The truth is, it took me a long time to buy a Kindle.
It’s not that I don’t like gadgetry, it’s just that I really like books.
I like the way they feel. I like the way they look. I like sitting at my desk and seeing them happily loitering on my bookshelves across the way.
But when I finally tried a Kindle, I was pretty much sold.
First, and because it is Wi-Fi connected, I have immediate access to thousands of books. Plus, I can tap on a word – abibliophobia, for example – and get an instant definition.
Second, on cold nights, I can read in bed while keeping my arms under the covers, advancing the pages with just the tap of a single finger.
Third, in terms of sheer technological excellence, the Kindle is backlit, waterproof, font size-adjustable, and totally readable in bright sunshine.
All in all, pretty impressive.
And yet, the one thing I like most about my Kindle is something most users of this technology are not even aware of:
As I read a book, I can highlight phrases that I find particularly interesting or well written. Then, when I’m finished reading, I can send an entire book’s highlights as a single pdf to my email address.
From there, I ironically print them and keep them in a stack on my bookshelf. Recently saved gems include:
“In bright sunlight she looks like death on a cracker,” from Stephen King’s book, Billy Summers.
“The town was a conveyor belt of despair,” from Matt Haig’s book, The Midnight Library.
“Why is it that client-facing jobs hold such allure for misanthropes?,” from Gail Honeyman’s book, Eleanor Oliphant Is Completely Fine.
The result? Even though the chances of my ever rereading a given book are exceedingly slim, I have found an easy way to capture and review the best parts for future reference, something I do regularly as a way to get my “writing mind” going.
Your Writing Has Highlights, Too
If you publish a newsletter (and if you don’t, you are on a conveyor belt of despair), you know that the hardest part is coming up with good ideas and writing them down.
The rest – formatting, linking, spellchecking, sending, etc. – is important, but that’s just mechanics. Your original content is what matters.
Which means that, if all you are doing when you publish is sending your newsletter as an email, you are not getting full value from your work. “Send it and forget it” is what we did in 2003.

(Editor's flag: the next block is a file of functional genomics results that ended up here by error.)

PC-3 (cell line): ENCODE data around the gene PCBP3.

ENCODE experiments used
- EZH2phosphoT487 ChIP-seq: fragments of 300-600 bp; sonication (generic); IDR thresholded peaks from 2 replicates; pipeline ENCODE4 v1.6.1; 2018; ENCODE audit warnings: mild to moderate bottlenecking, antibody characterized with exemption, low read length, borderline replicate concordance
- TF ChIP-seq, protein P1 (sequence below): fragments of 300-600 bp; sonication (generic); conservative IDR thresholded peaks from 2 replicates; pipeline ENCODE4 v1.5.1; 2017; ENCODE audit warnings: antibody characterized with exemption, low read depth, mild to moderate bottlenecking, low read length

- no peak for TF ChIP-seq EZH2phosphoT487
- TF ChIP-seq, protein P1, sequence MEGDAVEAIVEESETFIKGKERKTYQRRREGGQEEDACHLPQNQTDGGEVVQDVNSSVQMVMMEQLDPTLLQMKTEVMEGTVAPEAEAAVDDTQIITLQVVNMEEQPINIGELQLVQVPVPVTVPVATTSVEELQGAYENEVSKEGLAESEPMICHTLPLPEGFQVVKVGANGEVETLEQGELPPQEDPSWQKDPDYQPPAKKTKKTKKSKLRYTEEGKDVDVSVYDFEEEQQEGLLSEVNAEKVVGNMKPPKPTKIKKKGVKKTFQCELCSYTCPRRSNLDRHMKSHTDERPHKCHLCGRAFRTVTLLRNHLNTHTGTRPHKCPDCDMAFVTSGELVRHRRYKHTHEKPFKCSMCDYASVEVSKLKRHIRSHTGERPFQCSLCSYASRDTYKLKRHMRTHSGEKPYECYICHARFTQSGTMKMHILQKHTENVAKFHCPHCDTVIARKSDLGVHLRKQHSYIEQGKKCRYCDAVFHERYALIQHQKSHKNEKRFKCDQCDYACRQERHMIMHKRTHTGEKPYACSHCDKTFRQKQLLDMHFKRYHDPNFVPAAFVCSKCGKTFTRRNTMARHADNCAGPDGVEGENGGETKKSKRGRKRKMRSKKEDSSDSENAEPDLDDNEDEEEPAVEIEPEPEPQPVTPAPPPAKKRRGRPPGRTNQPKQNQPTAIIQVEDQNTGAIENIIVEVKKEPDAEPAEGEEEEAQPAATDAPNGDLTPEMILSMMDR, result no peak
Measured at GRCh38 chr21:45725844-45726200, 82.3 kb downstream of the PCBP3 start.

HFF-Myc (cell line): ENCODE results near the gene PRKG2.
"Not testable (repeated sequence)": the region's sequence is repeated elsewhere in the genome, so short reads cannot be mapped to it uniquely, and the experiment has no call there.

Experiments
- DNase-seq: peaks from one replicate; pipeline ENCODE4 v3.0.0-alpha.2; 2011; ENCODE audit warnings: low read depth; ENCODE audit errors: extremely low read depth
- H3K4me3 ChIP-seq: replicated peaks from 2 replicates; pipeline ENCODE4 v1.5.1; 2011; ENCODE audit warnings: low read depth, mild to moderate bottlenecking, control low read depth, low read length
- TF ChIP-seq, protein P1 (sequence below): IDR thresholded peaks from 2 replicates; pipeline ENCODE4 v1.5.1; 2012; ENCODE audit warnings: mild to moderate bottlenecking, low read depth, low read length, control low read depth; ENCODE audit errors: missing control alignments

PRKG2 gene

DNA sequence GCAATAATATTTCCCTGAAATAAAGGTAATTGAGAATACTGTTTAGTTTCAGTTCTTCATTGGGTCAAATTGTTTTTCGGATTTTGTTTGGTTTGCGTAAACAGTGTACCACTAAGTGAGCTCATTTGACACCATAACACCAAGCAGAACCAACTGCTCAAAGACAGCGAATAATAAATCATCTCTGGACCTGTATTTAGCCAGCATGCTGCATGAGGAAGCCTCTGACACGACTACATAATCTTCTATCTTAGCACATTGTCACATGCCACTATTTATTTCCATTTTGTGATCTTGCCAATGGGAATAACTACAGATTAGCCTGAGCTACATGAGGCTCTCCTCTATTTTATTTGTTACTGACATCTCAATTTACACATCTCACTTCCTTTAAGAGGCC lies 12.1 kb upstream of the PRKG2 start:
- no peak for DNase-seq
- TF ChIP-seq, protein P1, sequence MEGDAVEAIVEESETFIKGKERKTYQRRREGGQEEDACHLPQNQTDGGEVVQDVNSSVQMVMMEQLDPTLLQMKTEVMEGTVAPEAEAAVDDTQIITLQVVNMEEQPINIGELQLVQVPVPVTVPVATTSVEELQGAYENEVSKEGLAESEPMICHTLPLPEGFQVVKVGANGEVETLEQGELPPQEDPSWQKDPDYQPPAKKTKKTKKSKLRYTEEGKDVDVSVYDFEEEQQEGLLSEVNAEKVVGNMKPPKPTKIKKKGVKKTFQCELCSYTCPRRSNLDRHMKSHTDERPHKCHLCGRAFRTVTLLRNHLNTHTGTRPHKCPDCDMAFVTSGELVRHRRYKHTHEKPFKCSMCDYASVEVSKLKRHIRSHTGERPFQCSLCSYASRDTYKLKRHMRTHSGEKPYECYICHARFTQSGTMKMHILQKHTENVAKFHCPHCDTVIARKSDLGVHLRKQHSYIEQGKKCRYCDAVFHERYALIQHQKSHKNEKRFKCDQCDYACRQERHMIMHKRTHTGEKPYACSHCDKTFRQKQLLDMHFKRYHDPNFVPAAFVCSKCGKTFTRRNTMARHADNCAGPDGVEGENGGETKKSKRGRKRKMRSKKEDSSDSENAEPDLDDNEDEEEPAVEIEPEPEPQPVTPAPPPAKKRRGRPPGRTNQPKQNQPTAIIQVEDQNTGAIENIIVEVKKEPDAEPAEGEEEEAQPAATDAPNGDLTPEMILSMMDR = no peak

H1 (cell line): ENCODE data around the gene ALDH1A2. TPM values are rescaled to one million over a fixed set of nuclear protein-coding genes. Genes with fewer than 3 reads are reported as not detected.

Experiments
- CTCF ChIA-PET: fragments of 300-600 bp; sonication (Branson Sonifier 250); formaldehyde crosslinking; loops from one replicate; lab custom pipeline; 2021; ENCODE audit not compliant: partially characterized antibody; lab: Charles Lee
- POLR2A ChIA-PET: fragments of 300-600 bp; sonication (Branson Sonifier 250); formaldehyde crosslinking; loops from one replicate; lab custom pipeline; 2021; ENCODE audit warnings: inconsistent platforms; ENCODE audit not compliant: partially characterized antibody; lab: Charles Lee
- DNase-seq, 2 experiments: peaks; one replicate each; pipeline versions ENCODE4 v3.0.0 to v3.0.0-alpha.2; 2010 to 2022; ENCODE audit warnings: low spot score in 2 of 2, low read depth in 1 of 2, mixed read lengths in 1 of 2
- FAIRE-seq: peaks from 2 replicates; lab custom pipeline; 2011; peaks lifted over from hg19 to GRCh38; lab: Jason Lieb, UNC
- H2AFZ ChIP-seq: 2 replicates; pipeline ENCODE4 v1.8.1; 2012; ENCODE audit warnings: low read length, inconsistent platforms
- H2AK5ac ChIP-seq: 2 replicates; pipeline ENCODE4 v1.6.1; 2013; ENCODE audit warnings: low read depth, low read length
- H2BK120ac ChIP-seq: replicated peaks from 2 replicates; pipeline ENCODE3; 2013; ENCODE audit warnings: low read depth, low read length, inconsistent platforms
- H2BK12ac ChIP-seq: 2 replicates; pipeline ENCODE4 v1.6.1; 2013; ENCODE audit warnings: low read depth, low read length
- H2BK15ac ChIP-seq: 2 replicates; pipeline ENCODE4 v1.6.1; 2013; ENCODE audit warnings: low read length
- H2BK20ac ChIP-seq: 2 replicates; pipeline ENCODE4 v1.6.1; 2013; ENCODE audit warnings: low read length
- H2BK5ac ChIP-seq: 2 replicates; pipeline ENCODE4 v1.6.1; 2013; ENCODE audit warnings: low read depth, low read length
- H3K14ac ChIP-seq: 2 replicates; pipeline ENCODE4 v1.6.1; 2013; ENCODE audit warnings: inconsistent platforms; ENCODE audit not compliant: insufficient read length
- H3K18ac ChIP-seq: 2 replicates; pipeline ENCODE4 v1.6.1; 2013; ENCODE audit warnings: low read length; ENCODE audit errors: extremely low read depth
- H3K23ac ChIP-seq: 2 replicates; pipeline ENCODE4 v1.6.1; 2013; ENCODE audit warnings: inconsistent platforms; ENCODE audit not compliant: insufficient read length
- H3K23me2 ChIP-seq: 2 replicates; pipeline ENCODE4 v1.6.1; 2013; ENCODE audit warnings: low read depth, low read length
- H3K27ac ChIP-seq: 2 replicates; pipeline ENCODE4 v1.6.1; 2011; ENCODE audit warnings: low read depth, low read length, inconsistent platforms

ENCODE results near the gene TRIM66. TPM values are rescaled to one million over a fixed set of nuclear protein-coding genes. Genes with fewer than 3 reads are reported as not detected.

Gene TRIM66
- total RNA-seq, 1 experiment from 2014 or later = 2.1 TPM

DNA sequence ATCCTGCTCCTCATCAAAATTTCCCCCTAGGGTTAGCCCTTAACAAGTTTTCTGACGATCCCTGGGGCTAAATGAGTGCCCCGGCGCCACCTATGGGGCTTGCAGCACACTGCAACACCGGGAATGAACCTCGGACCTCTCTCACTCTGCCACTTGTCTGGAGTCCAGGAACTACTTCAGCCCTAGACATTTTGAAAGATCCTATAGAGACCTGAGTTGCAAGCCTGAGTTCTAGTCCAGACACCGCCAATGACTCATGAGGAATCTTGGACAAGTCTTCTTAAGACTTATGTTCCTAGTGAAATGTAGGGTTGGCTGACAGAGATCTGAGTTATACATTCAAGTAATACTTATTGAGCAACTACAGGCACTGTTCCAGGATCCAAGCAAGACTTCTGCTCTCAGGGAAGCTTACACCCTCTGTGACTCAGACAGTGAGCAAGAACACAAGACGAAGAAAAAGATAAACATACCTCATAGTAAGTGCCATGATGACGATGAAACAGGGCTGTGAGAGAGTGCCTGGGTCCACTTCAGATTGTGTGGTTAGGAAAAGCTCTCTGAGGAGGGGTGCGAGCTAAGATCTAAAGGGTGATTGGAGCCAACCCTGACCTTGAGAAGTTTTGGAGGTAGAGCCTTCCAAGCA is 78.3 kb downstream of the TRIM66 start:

Today, an easy, additional use OF THAT SAME CONTENT (do you think I wrote that in all caps by accident?) is to also post excerpts of it on your social media accounts.
That’s because, in my experience, every newsletter of average length (700 – 900 words?) has about four or five pithy sentences or phrases within. They may not be of Stephen King quality, but they are interesting and intriguing enough that once read, they prompt people to want more.
For example, back in March, I wrote a newsletter called Winning the Content Game. As expected, it was fabulous, and I sent it to all of you. But I didn’t stop there. Over the months, I have been posting pieces of it on my LinkedIn account (see image below).
A few things worth noting…
- It’s quick. The posts are simply the title (Winning the Content Game), an excerpt (“Amazon doesn’t know it, but its delivery drivers are unwitting participants in a game that my son Evan and I have been playing for the past several months.”), a link back to the newsletter which is posted on this web site, and the original newsletter image.
- The newsletters are not necessarily recent. I use posts and their associated excerpts for up to a year before I retire them. Since I write about 25 newsletters a year, and each one generates five excerpts, that’s (fellow liberal arts majors, stay with me), about 125 excerpts for me to choose from at any one time.
But hasn’t everybody already seen these? Not really. Only about one third of subscribers even open a given newsletter and social media posts evaporate quickly. This is a way of getting that same content in front of more people.
- It’s automated. I use a service called MeetEdgar (there are others) to post the excerpts. Once I create a schedule (X times per week) and add content to my excerpt library, the service just keeps churning away in the background. (I take special satisfaction in knowing that the MeetEdgar machine will continue posting to my LinkedIn account long after I am dead).
Here’s the bottom line.
Posting as described above isn’t the only thing you can do with your newsletter content, nor is it the only way you can do it.
The important point, however, is to remember that content creation is the hard part. Once you’ve done that work, find simple, repeatable ways to reuse it where you can.
- What’s your favorite quotation?
- What’s your format preference?: ebook, audiobook, physical book, comic book, no book, other?
- In what ways do you reuse your original content?
Share your answers below…